# How many quarter-wave plates needed to create circular polarized light for 3d Cinema?

1. Aug 19, 2011

### robphippen

So... 3d cinema relies on circular polarized light these days.

Creating circular polarized light requires the use of a quarter-wave plate, which exploits birefringence to;
(a) effectively create two rays of light linearly polarized at right angles
(b) retards one of them by a quarter wavelength
...and the interference between them creates circular polarized light.
But it occurs to me that a quarter-wave plate must be tuned to work for a specific frequency.

So, my question is;
For 3d cinema, where we're talking about light of multiple wavelengths, do they
(a) Have R,G,B beams, each with a narrow wavelength, pass each through a wavelength-specific wave-plate, then combine them back to form the multi-coloured image
(b) somehow or other create a multi-wavelenght quarter wave-plate.

2. Aug 19, 2011

### sophiecentaur

Re: How many quarter-wave plates needed to create circular polarized light for 3d Cin

I imagine that getting good circular polarisation it is not very critical. Failure will only give a bit of crosstalk between right and left channels. If you get it right in the green region then the eye will probably not spot much wrong.

The visible spectrum extends on either side of green by only about 50% and I think there is probably a pretty broad region over which the circularity is fair. Bearing in mind that one doesn't actually watch 'critical' material in 3D - the most gross stereo effects are where the film maker is really trying to Wow you and I'll bet you eyes are doing their very best to get the most 3D information out of what they are seeing.

Also, I wonder whether the inadequacies of the glasses may not be greater - they must be the cheapest possible design, of course, which won't use a quarter wave plate but a version of polaroid material (I'd guess).

3. Aug 19, 2011

### xts

Re: How many quarter-wave plates needed to create circular polarized light for 3d Cin

As for my understanding: in simple projectors, using RGB matrices, you utilise just one circular polariser for each of R/L, made of linear one and QWP fit to middle of spectrum (qwl = 140nm)

In proffesional Imax cinemas, you have six separate projectors for each of RL/GL/BL/RR/GR/BR, so you may take QWP dedicated for each of the wavelengths.

The 3D glasses are just qwp (screen side) combined with linear polariser (eye side)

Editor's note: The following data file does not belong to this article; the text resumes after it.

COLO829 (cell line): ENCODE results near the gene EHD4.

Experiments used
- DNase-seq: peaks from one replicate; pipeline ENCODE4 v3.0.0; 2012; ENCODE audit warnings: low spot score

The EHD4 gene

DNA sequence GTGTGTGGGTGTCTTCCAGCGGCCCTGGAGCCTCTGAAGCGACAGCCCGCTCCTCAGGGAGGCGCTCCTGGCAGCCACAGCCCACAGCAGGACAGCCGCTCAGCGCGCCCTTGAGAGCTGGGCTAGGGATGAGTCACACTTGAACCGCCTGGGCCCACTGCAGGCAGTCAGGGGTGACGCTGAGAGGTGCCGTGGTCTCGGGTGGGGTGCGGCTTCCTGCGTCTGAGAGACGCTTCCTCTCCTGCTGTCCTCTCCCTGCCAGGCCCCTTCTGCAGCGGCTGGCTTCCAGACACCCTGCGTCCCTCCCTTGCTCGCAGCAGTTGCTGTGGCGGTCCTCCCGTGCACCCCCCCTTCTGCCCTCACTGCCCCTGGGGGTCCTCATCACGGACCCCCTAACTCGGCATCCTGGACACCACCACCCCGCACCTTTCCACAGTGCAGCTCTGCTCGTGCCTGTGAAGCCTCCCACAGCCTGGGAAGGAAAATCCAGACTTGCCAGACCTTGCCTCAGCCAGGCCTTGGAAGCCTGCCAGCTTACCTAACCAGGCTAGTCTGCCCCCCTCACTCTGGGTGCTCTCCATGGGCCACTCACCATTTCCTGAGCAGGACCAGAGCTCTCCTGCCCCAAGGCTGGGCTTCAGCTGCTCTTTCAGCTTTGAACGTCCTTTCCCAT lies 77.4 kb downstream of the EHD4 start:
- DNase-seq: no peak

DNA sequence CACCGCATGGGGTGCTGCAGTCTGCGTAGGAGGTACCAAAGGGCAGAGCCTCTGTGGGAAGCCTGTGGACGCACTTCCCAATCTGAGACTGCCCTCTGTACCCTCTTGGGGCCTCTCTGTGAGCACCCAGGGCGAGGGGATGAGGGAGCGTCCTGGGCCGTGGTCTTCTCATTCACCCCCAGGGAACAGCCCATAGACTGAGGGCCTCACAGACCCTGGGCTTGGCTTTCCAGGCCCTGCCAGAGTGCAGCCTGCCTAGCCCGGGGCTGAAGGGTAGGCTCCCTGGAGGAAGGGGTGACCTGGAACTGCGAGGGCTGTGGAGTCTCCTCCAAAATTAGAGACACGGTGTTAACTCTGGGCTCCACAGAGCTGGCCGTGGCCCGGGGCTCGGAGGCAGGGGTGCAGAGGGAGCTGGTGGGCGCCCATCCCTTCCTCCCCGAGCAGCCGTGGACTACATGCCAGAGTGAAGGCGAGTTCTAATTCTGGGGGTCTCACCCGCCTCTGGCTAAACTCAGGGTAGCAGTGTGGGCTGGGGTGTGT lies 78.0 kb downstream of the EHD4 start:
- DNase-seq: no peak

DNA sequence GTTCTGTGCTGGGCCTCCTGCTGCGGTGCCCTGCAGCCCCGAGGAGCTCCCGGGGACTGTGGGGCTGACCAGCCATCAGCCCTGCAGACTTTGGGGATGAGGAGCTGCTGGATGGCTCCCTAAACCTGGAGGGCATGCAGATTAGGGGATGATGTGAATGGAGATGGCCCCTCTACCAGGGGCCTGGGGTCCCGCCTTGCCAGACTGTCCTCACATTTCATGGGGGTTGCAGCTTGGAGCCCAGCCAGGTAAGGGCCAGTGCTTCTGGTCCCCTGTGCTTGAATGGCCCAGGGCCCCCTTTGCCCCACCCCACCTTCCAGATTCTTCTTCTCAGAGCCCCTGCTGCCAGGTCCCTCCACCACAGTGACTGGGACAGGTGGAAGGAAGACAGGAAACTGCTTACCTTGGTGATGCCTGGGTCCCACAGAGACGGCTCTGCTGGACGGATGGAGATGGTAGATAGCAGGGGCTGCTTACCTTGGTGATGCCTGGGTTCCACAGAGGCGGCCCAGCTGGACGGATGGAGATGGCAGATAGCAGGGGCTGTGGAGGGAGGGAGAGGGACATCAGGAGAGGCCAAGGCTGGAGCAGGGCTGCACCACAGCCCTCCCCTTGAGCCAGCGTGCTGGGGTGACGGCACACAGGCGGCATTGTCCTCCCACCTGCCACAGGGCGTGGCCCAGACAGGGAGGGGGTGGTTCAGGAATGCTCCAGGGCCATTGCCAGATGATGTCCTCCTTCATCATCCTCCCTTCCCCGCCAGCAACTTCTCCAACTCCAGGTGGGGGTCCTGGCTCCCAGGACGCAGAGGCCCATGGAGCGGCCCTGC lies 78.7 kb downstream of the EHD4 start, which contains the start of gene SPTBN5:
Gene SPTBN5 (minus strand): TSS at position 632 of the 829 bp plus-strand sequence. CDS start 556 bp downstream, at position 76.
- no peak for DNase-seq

( I just tested that for my Quantum Eraser at Home project... )

4. Aug 19, 2011

### LostConjugate

Re: How many quarter-wave plates needed to create circular polarized light for 3d Cin

sophie might be right. Check out the picture of the projector, looks like just one is used.

http://www.reald.com/content/proProducts.aspx?pageID=122

Now I wonder if this is the cause for the ghosting problems.

5. Aug 19, 2011

### sophiecentaur

Re: How many quarter-wave plates needed to create circular polarized light for 3d Cin

I suppose what you really need, for a QWP, is a highly dispersive medium in which the velocity is proportional to wavelength (or is it the other way round?) so that the width is a quarter wave at all frequencies.

6. Aug 19, 2011

### LostConjugate

Re: How many quarter-wave plates needed to create circular polarized light for 3d Cin

I also heard that since they are using a semi-conductive screen that some polarization is lost. This could be why it can get so bad at the far edges of the screen.

7. Aug 19, 2011

### sophiecentaur

Re: How many quarter-wave plates needed to create circular polarized light for 3d Cin

I don't think anyone cares too much, whilst they're packing the cinemas with the present system. They can always change to sequential switching when the price of the specs comes down and / or they come up with a better shutter method.

8. Aug 19, 2011

### K^2

Re: How many quarter-wave plates needed to create circular polarized light for 3d Cin

I haven't looked at the projectors, but I've played with polarizer glasses they give out. These things definitely consist of a single quarter wave layer and a single linear polarizer layer. Polarizing light with one pair and blocking it with the other, you can see quite a bit of red light leaking through. Blue gets through poorly. I'm guessing, these are designed for a wavelength somewhere in greens, as suggested earlier in the thread.

Given that, there is no real reason to make the projection more complicated than that. So single quarter wave plate is most likely there.

9. Aug 26, 2011

### andonrangelov

Re: How many quarter-wave plates needed to create circular polarized light for 3d Cin

Robphippen very good question I was going to ask the same question, so thank you for asking instead of me …

10. Aug 26, 2011

### Andy Resnick

Re: How many quarter-wave plates needed to create circular polarized light for 3d Cin

The RealD movies I have been to use inexpensive glasses using plastic components. There are some color artifacts (which you can easily see by looking through the glasses the wrong way), but they are good enough.

The real trick is preserving polarization information after the light scatters off the movie screen- there is a metallic scrim placed behind the screen to accomplish this.

http://www.edcf.net/edcf_docs/real-d.pdf